– Rhubarb

RhubarbUsed in ancient China, and is documented in The Divine Farmer’s Herb-Root Classic (dated to around 2700 BC). Rhubarb is believed to have been used as a laxative for at least 5,000 years.

May also be useful for diarrhea, liver and gall bladder complaints, hemorrhoids, menstrual problems, enhancing appetite, promoting circulation, relieving pain, intestinal infections, and reducing autoimmune reactions.

WARNING LEVEL: Moderate Risk Associated with Use

LAST MENSTRUAL CYCLE: Not Known

POSSIBLY TOXIC: Not Known to Be Toxic

UTERINE AND HORMONAL EFFECTS: Contracts Uterus

ALSO KNOWN AS: Chinese Rhubarb, Da Huang, Garden Rhubarb, Himalayan Rhubarb, Indian Rhubarb, Medicinal Rhubarb, Radix Et Rhizoma Rhei, Rewandchini, Rhei, Rhei Radix, Rheum Australe, Rheumemodi, Rheum Hybridum, Rheum Officinale, Rheum Palmatum, Rheum Tanguticum, Rheum Rhabarbarum, Rheum X Cultorum, Rhubarbe, Ruibarbo, Tai Huang, Turkey Rhubarb

IS USED FOR: food

HOW IT’S PREPARED:

  • Tea: Simmer 1 teaspoon of powder to 1 cup of water for 10 minutes. Drink 2 times per day.
  • Tincture: 1-2 ml 3 times per day.
  • Food/Spice: In cooking or baking

POSSIBLE SIDE-EFFECTS AND SIGNS OF TOXICITY: Rhubarb is fairly safe especially if not taken medicinally for more than 8 days.  Some side effects that may occur include stomach pain, intestinal pain, watery diarrhea, uterine contractions, bone loss, potassium loss, muscular weakness and irregular heartbeat.  Beware of using rhubarb if you have a history of digestive issues or kidney issues. Stomach and intestinal pain, watery diarrhea, uterine contractions. Long term use may cause: muscular weakness, bone loss, potassium loss, irregular heart rhythm. Do not use if you have a bowel obstruction, appendicitis, unexplained stomach pain, or inflammatory conditions of the intestines (such as Chron’s disease, colitis, or irritable bowel syndrome).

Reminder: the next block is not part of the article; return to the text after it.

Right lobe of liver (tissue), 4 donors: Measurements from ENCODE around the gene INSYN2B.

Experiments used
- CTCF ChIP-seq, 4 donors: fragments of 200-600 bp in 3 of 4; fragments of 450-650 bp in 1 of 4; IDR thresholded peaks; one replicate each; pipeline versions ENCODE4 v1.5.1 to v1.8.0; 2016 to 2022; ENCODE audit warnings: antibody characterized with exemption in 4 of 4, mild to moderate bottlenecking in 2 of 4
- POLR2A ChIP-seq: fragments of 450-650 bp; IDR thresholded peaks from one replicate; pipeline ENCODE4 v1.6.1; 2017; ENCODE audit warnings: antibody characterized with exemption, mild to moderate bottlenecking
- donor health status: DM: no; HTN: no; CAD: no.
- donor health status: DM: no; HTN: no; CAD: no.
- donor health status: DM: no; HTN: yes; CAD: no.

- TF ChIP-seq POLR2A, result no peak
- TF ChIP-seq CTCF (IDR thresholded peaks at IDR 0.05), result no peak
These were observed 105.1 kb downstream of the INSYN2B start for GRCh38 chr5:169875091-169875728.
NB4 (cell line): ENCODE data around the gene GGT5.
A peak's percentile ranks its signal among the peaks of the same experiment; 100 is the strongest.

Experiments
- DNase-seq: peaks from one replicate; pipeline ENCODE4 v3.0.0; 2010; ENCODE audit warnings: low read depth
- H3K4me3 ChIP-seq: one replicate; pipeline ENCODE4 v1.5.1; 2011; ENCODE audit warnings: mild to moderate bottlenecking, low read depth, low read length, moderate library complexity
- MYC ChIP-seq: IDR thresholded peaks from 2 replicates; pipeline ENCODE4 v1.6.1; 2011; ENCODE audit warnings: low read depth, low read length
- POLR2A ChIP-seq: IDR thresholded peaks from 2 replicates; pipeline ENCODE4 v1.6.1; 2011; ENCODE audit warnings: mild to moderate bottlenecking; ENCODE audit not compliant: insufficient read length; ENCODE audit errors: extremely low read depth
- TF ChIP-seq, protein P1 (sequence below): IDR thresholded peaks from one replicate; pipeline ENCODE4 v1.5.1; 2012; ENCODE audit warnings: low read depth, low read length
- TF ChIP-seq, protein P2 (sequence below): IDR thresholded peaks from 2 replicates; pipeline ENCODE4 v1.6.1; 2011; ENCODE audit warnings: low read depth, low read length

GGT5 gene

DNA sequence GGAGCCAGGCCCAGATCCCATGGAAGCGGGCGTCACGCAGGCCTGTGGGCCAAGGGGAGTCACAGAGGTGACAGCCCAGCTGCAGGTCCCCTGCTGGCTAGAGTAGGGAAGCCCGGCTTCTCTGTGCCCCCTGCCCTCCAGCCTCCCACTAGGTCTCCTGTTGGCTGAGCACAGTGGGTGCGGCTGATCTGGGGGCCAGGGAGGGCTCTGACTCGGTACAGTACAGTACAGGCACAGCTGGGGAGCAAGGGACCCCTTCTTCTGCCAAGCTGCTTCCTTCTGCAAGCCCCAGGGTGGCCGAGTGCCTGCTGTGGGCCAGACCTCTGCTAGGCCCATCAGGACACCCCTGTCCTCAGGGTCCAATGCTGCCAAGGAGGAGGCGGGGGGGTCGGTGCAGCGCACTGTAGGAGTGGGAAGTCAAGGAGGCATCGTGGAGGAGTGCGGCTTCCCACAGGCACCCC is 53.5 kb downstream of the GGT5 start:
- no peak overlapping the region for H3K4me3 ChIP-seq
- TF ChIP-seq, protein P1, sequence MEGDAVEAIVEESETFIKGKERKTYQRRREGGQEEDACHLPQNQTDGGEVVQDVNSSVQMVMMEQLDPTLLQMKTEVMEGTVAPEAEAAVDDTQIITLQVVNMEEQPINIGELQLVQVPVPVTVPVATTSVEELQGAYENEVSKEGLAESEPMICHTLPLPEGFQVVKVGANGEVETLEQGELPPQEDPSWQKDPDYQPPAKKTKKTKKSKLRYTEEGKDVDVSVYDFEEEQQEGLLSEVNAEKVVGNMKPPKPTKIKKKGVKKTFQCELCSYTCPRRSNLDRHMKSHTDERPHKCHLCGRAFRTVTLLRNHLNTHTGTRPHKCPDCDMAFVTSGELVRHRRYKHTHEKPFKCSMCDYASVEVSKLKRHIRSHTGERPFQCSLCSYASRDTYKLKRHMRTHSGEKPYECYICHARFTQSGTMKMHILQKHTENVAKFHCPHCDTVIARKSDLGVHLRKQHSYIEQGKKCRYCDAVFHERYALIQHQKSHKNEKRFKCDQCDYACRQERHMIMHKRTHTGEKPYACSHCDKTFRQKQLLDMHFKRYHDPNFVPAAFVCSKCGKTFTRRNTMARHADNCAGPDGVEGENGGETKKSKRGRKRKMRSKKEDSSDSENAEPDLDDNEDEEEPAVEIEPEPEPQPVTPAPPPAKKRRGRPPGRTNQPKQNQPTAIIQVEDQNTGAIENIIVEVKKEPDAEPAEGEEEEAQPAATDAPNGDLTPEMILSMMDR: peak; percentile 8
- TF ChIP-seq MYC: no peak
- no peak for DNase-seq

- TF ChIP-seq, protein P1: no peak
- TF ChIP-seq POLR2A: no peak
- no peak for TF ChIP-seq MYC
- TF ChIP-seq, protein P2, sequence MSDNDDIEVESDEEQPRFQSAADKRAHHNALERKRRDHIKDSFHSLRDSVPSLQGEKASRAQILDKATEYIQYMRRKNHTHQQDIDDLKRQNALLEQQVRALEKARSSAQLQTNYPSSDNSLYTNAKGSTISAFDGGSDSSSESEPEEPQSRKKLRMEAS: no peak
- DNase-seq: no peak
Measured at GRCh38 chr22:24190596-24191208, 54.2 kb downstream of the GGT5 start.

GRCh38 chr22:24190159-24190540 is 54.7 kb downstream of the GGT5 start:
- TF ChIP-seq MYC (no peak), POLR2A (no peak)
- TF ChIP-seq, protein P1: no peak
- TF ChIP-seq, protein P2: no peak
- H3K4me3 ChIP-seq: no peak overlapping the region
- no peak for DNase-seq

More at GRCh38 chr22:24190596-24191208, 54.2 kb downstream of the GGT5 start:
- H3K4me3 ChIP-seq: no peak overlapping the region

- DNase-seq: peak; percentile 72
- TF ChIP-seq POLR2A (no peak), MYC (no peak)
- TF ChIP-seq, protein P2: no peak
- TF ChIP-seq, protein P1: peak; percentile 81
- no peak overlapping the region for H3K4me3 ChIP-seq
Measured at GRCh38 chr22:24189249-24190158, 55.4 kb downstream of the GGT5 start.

COMMON USES & KNOWN BENEFITS:

  • Laxative, has an astringent effect on the mucous membranes of the mouth and nasal cavity, anticholesterolemic, antiseptic, antispasmodic, anti tumor, cholagogue, demulcent, diuretic, laxative, purgative.
  • May also be useful for diarrhea, liver and gall bladder complaints, hemorrhoids, menstral problems, enhancing appetite, promoting circulation, relieving pain, intestinal infections, reducing autoimmune reactions.
  • Used topically for burns and cold sores.

WHERE IT’S FOUND:

  • China, India, Pakistan, Nepal

TRADITION & HISTORY:

  • Rhubarb is believed to have been used as a laxative for at least 5000 years.
  • It was used in ancient China and is documented in The Divine Farmer’s Herb-Root Classic (dated to around 2700 BC).

RESOURCES & REFERENCES: